Deer hunting time for storytelling, reminiscing
It is only an orange cap you say. What’s the big deal? The big deal is that it is a symbol of one of Wisconsin’s many traditions—the annual gun deer season. A blaze orange cap is on the list of Wisconsin’s important symbols: Turkey – Thanksgiving. Christmas tree – Christmas. Fireworks – Fourth of July.
Especially in rural Wisconsin, never plan a wedding, a funeral, or anything else where you expect people to attend. They will not come. The men, and more women each year are out in the woods, wearing blaze orange, looking for a deer.
I must confess that I am part of the tradition. I hunted deer for the first time with my dad in 1946, the year I was old enough to buy a license. And I haven’t missed a year since—not even when I was in the army. These days, I hunt with my son, Steve, who hasn’t missed a year since he was twelve.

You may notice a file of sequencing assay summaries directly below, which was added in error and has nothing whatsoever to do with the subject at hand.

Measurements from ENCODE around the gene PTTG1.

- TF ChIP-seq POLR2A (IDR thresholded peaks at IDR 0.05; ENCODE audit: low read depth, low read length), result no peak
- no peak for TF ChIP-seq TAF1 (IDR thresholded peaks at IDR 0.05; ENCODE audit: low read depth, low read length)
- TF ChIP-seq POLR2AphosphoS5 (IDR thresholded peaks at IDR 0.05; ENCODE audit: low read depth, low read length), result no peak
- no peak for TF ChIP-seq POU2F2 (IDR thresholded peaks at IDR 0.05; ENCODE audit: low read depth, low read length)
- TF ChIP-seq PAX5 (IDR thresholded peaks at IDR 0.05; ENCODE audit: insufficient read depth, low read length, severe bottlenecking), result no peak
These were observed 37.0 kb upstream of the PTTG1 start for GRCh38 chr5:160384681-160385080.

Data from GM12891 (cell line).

We also hunt with my brother Donald and his sons, Marc, Matt and Eric. Need I say that for our family, deer hunting, as it is for many, is much more than bagging a deer. It’s a time for storytelling and reminiscing: “Remember that 10-point buck you missed back in 82? Or that season when it was below zero every day?”
It’s a time to connect with relatives. It’s a time away from hurry-up lives we all have these days. Don’t tell anyone, but for me, it’s also a great time for a nap in the woods.
THE OLD TIMER SAYS: Deer hunting: A Wisconsin sacred tradition.
Jerry Apps, born and raised on a Wisconsin farm, is Professor Emeritus at the University of Wisconsin-Madison and the author of more than 35 books, many of them on rural history and country life. For further information about Jerry's writing and TV work go to www.jerryapps.com